We Spring Forward in March by changing our clocks an hour ahead, Fall Back in November by moving our clocks an hour behind, and we lose sleep in Spring and Fall because of it. Not all locations practice Daylight Saving Time, and the U.S. may do away with it altogether at some point in the future. In the meantime, you can get ahead of sleep disruption with these techniques.
Why Our Sleep is Affected
Our bodies are regulated by our internal circadian rhythms, and artificially shifting the time around can create misalignment with these natural rhythms. In fact, the National Sleep Foundation points to some studies that indicate the human body never fully acclimates to the changes from Daylight Saving Time, and although we may adapt on the surface, we stay in chronic circadian misalignment.
Take Charge of Your Sleep Cycle
Fortunately, there are steps you can take the week before a time change to help you get better, deeper sleep.
- Make the Time Change Gradual: Changing the clock essentially creates a jet lag effect in your system. You can lessen the impact by gradually changing your sleep and wake times before the actual time change. In the Fall, shift your bedtime by 15 minute increments each night for four nights. By the time we Fall Back, your sleep cycle will already be in process of adjusting to the new time.
- Practice Good Sleep Hygiene: While good sleep hygiene is a best practice all year round, it is especially important around a time change. Avoid electronic devices too close to bedtime, make sure your bedroom temperature is not too hot or too cold, sleep in freshly washed bedding, and so on.
- Drink Wisely: Drinking caffeinated beverages within six hours of bedtime can disrupt your sleep cycle. The same goes for alcoholic beverages - while a glass of wine at bedtime can seem like a good way to relax, alcohol can affect the quality of sleep, such as reducing the amount of time spent in the important REM sleep cycle. Swap in some herbal tea, warm milk with turmeric and honey, or lemon water to help your body get better sleep.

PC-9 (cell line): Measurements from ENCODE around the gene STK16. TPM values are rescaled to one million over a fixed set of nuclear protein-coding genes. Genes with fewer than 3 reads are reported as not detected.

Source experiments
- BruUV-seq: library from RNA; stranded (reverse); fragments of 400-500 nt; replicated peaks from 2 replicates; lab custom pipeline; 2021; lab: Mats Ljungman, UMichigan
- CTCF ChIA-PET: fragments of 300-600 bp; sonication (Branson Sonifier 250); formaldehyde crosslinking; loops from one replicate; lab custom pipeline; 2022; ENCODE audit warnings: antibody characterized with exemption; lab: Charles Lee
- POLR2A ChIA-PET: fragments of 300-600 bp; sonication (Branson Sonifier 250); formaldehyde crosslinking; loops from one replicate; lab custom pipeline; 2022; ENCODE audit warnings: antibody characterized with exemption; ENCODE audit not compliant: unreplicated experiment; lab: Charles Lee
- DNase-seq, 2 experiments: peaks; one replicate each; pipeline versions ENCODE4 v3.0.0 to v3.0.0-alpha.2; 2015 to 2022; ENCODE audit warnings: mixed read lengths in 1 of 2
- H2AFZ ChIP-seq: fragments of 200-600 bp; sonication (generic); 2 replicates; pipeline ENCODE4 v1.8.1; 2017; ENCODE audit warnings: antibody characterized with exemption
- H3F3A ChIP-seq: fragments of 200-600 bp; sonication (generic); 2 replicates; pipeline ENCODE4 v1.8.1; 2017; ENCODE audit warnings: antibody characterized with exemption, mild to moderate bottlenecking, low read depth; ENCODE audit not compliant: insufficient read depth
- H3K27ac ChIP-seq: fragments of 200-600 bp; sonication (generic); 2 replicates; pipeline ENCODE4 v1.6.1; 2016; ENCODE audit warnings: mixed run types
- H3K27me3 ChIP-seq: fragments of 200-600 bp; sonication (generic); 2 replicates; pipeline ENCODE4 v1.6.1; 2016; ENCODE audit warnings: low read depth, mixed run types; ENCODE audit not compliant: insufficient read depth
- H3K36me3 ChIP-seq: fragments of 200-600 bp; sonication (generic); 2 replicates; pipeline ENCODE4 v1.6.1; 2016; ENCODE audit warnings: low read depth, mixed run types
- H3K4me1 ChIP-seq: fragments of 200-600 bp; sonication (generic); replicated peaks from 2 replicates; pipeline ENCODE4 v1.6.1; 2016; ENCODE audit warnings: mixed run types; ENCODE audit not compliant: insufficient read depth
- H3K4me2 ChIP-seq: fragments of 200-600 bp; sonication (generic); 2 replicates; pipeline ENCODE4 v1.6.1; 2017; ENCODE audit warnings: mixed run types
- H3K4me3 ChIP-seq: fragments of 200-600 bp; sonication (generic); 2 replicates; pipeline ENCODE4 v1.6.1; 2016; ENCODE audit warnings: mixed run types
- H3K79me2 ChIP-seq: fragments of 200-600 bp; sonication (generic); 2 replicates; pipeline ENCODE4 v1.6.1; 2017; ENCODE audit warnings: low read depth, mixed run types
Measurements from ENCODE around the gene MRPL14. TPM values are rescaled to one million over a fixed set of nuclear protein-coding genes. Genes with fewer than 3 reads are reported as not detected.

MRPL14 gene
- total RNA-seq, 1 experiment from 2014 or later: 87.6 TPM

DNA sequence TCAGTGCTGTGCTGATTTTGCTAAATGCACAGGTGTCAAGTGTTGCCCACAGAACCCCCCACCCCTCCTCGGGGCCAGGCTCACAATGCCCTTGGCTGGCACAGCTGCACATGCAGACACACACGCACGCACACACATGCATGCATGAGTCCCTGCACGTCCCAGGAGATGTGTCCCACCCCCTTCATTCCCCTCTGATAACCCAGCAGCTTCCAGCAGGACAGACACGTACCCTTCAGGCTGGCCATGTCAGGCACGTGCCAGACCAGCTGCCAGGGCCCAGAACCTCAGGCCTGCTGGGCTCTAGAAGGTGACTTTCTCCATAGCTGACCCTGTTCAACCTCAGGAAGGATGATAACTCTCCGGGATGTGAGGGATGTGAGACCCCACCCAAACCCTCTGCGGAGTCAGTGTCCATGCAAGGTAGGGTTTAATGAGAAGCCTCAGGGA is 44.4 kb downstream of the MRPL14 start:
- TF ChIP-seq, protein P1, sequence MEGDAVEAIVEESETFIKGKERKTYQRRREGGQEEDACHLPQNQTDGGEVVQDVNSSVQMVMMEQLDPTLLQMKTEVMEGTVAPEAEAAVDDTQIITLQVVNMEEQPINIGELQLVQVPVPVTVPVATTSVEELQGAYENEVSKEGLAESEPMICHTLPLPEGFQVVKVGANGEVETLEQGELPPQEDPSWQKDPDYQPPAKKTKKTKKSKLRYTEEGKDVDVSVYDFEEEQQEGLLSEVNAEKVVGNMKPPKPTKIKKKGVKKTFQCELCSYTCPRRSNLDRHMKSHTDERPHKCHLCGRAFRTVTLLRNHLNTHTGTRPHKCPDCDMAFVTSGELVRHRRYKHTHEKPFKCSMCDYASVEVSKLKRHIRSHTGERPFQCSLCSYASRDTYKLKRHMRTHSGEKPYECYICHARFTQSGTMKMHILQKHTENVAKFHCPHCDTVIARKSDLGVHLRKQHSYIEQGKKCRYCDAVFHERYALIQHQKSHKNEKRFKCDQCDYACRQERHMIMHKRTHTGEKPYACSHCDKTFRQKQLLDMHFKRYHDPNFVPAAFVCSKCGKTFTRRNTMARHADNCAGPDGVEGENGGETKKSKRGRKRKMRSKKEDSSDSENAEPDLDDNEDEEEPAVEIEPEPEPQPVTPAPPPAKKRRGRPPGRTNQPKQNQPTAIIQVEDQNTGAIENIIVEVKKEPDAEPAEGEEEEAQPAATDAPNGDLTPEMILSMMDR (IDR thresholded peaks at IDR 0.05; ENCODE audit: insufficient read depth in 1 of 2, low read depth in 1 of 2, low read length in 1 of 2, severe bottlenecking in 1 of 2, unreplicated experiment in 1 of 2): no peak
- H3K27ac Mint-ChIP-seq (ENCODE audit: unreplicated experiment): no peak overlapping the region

- Get Outside: Natural light is one of the biggest drivers of our circadian rhythms. Spending time outdoors in fresh air and natural sunlight during the day can give you a natural energy boost, regulate Melatonin production, and help circadian rhythms adjust. Even if the weather has gotten chilly, bundling up to take a short walk or spend time in the yard during the day can help you sleep better at night.
- Support Your System: You can counter the disruption of a time change by creating a strong sleep foundation. CBD and melatonin can help you sleep well all year long, and provide the extra support you need when the clocks turn. NextEvo Naturals CBD Sleep products are clinically proven to absorb better, making it easier for you to fall and stay asleep - time change or not.